kinds of fascia. In general, the stretchy collagen fibers in fascia are woven in mesh-like layers. But in some areas, these meshes are more tightly woven, or have more collagen, or have different types of collagen. No one is quite sure how many different types of fascial tissue there are, but that still doesn’t explain how specific regions of fascia can hold muscles or organs in place and act as a lubricant for them. It turns out fascia can do something kind
of remarkable: it can change its material properties. When the tissue needs to be more rigid, it
can take on a more gel-like form. Then, when it needs to be slick and slippery, it can essentially liquify. And, to be honest, no one’s 100% sure how it does that. Some people think it’s simply that the ground substance makes fascia thixotropic: that is, when stressed, it becomes more liquidy. Others think the tissue is more of a liquid
crystal and, like many solid crystals, that means that when pressure is applied, electrical charge moves around. That charge movement could then trigger the cells in the tissue to produce or break down key components like collagens. And still other scientists think it has more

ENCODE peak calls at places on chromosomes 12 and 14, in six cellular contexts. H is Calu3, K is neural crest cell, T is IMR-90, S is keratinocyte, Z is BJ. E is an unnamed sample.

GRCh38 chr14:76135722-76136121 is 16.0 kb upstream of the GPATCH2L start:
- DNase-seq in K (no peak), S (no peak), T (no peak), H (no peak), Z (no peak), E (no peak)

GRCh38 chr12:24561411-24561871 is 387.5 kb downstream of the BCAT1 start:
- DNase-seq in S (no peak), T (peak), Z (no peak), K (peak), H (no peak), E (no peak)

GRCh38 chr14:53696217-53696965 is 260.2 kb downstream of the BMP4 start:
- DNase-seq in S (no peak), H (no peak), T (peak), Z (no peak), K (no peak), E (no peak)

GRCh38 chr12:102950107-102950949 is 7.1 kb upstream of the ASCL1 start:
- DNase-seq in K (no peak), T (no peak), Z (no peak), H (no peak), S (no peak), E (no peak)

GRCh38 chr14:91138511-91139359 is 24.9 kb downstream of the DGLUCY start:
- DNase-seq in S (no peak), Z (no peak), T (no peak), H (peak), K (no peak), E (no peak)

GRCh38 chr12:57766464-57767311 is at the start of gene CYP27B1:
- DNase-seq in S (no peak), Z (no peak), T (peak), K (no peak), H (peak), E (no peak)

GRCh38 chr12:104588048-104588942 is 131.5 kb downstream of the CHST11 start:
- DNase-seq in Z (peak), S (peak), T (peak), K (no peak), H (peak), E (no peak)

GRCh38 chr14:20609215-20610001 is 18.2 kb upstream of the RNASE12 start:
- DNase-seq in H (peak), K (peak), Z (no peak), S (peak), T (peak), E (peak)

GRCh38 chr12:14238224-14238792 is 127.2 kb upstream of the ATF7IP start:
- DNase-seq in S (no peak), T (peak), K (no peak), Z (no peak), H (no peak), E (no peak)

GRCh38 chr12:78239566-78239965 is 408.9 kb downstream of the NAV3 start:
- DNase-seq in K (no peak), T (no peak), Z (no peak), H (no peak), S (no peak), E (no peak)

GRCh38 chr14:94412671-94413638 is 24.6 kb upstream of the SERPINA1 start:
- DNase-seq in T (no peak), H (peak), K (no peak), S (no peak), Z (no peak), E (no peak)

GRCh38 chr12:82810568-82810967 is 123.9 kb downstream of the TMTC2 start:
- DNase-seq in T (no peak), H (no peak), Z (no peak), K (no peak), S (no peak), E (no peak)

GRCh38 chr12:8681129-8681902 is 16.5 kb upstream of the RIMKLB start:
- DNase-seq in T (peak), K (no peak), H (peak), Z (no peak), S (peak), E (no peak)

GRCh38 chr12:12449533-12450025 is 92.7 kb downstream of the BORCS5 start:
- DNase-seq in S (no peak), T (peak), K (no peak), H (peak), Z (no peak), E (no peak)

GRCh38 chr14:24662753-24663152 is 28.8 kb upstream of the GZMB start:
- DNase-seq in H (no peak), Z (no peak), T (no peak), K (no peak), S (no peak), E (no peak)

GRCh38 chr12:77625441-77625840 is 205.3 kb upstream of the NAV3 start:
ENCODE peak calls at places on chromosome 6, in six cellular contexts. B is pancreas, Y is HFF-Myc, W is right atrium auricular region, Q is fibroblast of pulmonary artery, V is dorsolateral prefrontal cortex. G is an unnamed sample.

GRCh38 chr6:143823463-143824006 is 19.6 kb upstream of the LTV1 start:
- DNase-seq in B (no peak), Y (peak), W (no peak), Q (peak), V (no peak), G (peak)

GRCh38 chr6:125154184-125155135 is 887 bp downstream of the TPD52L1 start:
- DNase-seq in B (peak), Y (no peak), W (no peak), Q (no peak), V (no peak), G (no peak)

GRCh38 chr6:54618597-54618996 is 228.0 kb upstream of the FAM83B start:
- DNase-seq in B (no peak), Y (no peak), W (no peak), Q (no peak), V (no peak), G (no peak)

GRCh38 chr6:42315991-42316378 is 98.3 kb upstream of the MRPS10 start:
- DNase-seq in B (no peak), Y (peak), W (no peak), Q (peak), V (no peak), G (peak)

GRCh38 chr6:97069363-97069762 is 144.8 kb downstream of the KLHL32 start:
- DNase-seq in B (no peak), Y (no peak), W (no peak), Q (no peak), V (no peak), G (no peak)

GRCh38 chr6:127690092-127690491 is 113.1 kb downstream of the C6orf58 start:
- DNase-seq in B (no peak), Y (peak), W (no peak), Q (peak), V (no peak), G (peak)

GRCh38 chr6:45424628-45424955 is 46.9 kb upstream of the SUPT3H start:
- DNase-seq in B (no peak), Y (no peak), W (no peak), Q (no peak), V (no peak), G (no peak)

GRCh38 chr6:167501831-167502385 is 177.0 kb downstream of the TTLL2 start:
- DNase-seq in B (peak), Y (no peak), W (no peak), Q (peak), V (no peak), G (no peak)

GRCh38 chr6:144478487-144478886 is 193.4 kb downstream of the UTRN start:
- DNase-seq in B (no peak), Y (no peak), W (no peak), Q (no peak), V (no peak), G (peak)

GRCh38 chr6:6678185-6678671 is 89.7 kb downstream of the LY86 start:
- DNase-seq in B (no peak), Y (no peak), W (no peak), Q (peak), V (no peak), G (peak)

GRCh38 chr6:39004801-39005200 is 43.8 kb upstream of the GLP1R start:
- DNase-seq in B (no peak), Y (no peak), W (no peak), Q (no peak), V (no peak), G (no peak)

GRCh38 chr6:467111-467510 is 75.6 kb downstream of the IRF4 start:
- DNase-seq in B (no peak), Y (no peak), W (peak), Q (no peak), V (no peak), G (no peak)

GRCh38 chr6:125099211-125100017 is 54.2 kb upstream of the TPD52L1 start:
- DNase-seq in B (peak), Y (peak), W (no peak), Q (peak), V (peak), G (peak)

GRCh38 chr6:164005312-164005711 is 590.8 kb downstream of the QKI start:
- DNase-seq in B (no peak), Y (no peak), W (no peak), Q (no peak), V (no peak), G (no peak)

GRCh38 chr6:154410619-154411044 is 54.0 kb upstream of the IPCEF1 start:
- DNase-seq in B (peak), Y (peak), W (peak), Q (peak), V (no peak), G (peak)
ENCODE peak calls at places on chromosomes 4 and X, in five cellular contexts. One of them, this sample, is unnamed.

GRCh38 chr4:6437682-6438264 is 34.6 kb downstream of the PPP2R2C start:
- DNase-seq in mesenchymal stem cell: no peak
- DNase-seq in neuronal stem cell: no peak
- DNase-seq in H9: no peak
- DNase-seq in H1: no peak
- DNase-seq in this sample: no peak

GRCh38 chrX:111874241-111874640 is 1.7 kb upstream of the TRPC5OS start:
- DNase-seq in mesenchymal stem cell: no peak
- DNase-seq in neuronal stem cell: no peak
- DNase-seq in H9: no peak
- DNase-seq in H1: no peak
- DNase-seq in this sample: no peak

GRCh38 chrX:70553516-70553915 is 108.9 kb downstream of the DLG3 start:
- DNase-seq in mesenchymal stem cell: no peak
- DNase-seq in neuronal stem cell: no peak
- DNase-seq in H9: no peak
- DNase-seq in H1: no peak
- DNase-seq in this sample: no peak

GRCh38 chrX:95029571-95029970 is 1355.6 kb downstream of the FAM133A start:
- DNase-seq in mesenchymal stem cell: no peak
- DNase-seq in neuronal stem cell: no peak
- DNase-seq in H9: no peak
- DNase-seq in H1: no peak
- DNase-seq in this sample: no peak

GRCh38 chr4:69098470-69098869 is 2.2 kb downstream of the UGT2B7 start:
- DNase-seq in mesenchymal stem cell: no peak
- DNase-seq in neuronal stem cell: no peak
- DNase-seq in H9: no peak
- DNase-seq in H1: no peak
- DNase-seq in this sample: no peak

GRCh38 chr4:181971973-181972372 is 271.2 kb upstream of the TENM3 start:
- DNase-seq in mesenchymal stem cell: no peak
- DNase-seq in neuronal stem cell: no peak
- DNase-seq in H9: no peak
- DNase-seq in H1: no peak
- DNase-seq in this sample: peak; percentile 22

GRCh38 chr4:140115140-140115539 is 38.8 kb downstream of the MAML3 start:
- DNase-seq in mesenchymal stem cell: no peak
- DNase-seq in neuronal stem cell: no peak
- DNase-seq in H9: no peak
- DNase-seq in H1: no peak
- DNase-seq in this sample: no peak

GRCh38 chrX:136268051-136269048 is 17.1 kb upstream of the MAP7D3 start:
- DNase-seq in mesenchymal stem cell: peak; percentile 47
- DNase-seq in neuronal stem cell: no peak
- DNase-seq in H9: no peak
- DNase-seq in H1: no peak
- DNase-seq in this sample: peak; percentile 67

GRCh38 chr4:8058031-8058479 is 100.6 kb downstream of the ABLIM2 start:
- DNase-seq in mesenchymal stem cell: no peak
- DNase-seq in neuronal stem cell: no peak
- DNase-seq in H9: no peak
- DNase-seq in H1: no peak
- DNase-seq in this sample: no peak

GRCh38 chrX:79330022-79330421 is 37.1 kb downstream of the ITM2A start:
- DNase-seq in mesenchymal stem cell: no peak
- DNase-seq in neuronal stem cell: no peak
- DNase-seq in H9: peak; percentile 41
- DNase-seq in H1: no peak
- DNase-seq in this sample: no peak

to do with the nerve and muscle cells in the tissues. That’s because, fascia has lots of special neural receptors called mechanosensors that can detect pressure or stretch. When triggered, they could tell muscle cells to relax or contract directly or to dilate or constrict blood vessels, and by doing so, move fluid around to adjust gooeyness. More research will have to settle the debate between these three ideas or determine if they’re all somewhat right. But however fascia manages to perform its solid-to-liquid trick, one thing is clear: It isn’t just the weird glue that holds
us together. For centuries, it was considered filler material, or just basic packaging that kept your parts where they belong. Now, scientists speculate that fascia could play a role in all sorts of poorly-understood phenomena. Because it’s around all of your organs, anything your body wants to move around has to pass through it. And that means, it could have a big part to play in everything from hormonal signaling to your immune response. Also, scientists now consider fascia to be
one giant sensory organ. Since it’s all throughout your body and it’s packed with mechanosensors, it’s thought to play a big role in proprioception, or the ability to sense where your body parts are in space. It’s also probably important for interoception, or the ability to sense what’s going on inside your body. And fascia’s ability to contract or dilate blood vessels ties it to your autonomic nervous system—the system that unconsciously regulates the activity of your internal organs, such as your guts, bladder, or salivary and sweat glands. It might even play a role in psychological